Iqaluit Situation

Not long ago there was a story in the July 2007 edition of Edmonton Journal, revealing the Aboriginal housing shortage and trend in the Iqaluit, the territorial capital of Nunavut and with the largest concentration of Inuit people (58%). For instance, for city with 35% unemployment rate, the rent ($2,094) for a two-bedroom apartment was one of the highest in Canada. Similarly, for a city with the lowest population of any capital city in Canada (7,200), the condos and houses prices were $300,000 and 500,000 respectively.

Interestingly, homeless people were not as visible as in the rest of the Canadian cities. However, beneath this calmness there were harsh realities of housing shortages and affordability on part of the Aboriginal people. Most of the people as a survival strategy have to rely on their friends and families for their shelter. As a result, 54% of Inuits live in over crowded spaces, where two or three-bedroom apartments were sustaining 8-15 people affecting their health and wellbeing.

Similarly, according to a CAAN 2010 report, 95% of those on the waiting list for housing in Nunavut in 2008 were Inuit. Also, CMHC reports that the vacancy rate in Iqaluit is virtually zero.

Aboriginal Housing and Health

Health is an important issue connected to the housing situation of Aboriginals in Canada. The standard of living on on-Reserve is more severe as half of the houses there do not meet the Canadian Mortgage and Housing Corporation (CMHC) qualitative and quantitative standards. Crowding is an issue of immediate concern as there on average are 20% more persons per room compared to the rest of Canada.

Canadian Third World

Aboriginal HealthPhil Fontaine, the Chief of the Assembly of First Nations, while demanding better housing conditions for First Nations people in Canada said, 

We rank no better than a Third World country, and that is simply unacceptable. There is no good reason why our people should be as poor as they are.

Aboriginal HealthSome studies suggested that First Nations people were five times more likely than non-Aboriginal people to live in crowded homes. This overcrowding is linked with 34 times more tuberculosis among the on-reserve people than the rest of Canadian population.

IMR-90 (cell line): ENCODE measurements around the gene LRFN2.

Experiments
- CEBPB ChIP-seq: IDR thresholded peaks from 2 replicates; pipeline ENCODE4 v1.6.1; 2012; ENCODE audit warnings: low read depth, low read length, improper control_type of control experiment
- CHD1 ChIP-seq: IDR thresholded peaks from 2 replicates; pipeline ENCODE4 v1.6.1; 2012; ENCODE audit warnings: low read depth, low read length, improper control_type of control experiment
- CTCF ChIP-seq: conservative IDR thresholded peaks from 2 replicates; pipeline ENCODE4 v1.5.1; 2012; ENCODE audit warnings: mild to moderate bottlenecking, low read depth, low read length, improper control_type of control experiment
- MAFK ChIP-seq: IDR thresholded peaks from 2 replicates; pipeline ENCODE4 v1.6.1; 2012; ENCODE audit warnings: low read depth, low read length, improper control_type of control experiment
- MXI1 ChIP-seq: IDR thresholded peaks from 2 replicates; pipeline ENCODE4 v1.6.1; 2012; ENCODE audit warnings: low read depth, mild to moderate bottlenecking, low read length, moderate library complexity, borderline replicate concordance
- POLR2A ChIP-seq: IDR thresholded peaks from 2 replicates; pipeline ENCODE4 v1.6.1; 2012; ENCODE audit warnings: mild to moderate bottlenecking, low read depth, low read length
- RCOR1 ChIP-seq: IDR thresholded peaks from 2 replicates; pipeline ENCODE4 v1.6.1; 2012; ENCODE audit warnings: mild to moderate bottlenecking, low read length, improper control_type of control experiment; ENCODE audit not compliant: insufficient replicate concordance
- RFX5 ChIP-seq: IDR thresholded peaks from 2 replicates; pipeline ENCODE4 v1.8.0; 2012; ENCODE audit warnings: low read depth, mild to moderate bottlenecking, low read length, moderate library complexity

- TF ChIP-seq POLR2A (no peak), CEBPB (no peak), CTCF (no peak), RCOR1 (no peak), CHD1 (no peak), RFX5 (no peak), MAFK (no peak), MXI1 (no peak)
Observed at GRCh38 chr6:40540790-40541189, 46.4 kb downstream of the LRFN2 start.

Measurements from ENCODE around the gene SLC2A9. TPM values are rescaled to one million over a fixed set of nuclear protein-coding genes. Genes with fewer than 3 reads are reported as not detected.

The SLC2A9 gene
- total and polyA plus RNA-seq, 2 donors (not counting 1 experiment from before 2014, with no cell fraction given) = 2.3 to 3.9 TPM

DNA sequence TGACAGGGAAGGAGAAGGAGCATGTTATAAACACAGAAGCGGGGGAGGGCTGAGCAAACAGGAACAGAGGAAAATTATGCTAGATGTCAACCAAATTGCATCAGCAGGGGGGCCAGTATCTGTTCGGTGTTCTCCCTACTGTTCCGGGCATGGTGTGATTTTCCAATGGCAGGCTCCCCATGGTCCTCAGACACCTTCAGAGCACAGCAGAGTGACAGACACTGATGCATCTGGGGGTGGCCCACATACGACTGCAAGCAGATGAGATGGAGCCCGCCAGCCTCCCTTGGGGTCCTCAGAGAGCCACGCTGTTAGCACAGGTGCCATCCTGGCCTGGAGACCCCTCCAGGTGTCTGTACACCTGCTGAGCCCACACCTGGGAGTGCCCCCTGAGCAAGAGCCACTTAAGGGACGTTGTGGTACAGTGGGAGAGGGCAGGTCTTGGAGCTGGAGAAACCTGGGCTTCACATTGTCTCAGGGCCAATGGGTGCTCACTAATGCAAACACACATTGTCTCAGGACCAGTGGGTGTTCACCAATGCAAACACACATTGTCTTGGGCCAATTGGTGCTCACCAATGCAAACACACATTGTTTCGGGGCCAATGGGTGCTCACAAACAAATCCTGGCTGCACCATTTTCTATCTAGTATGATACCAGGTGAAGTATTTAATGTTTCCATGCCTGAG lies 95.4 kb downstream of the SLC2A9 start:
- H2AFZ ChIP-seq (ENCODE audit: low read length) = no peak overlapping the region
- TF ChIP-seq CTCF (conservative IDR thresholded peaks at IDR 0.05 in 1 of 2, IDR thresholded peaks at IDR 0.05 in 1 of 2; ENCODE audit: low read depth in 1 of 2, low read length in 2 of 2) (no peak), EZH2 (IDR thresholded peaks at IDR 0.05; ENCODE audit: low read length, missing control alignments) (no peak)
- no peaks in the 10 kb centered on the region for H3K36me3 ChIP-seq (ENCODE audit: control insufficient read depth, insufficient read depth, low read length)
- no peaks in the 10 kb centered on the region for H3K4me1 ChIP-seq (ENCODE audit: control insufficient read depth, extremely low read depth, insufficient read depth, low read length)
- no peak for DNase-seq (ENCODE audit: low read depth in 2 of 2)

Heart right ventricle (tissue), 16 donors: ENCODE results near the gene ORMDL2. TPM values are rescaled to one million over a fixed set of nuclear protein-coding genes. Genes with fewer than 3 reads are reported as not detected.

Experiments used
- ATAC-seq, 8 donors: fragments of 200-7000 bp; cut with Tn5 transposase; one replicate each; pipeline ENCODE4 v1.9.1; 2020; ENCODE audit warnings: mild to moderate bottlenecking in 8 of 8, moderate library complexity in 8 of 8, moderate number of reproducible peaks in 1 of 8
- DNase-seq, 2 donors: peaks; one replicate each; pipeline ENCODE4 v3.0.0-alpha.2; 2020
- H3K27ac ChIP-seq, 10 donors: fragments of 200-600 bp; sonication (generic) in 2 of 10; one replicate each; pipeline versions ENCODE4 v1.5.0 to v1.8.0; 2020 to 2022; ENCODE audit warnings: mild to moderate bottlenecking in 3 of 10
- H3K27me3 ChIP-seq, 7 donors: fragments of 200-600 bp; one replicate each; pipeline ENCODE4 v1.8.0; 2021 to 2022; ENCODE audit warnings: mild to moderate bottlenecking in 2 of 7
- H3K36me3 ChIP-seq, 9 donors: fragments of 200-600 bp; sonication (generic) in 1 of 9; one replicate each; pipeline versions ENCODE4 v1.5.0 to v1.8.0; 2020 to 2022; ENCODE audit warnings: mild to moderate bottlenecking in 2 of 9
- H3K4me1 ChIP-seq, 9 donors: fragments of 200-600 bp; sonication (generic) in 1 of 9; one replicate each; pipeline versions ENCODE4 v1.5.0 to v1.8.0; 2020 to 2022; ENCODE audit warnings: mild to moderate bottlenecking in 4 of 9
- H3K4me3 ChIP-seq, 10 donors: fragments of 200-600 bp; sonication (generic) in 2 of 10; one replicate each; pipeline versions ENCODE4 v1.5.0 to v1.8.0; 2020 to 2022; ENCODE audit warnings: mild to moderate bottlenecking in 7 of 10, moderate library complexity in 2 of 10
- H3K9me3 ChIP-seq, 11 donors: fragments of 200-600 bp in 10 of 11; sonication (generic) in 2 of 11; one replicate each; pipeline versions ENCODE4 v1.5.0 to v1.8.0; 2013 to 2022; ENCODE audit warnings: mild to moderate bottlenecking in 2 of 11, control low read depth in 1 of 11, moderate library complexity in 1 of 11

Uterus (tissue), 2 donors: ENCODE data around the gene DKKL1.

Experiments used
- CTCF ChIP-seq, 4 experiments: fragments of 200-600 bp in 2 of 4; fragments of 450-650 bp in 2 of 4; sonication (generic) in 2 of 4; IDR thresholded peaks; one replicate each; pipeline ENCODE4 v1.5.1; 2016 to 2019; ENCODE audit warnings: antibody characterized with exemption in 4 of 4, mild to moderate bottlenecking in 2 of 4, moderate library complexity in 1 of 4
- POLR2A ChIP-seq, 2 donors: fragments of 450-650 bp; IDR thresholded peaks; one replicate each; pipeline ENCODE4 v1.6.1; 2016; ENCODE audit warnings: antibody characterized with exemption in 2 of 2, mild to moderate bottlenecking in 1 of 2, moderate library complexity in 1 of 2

Respiratory, diarrheal, and skin infections are also linked to inadequate housing and sanitary conditions. In addition, access to clean drinking water is a rare commodity for 35 communities while there are boil water advisories on over 100 reserves.

Nearly 15% of aboriginal homes in 2006 required major repair works like plumbing, electrical wiring, walls, floors or ceilings. In fact, it will be fair to say that Aboriginals on-reserves live more or less in third world conditions.

Canada's Economic Action Plan: Aboriginal Housing Support

The federal government policies have a direct impact on the development of Aboriginal housing in Canada. Nearly two decades back (1993), the Canadian federal government brought to a halt funding for Urban Native program ignoring the housing demands of off-Reserve Aboriginals.

This policy of negligence of urban housing needs of this growing population segment continues as the Harper's government Canada's Economic Action Plan initiated in 2009 again allocated $400 million for First Nations reserve. This multi-prank initiative besides creating jobs, new small businesses, and skilled workforce also aims at new social housing projects, repair of the existing social housing units and complementary housing activities. Canada Mortgage and Housing Corporation (CMHC) and Indian and Northern Affairs Canada (INAC) will oversee these projects.

Concerning the CMHC projects, $250 million will be allocated to repair as well as building up new on-reserve social housing. Similarly, the remaining $150 million will be utilized by the INAC to promote market-based housing on-reserve and address immediate housing needs.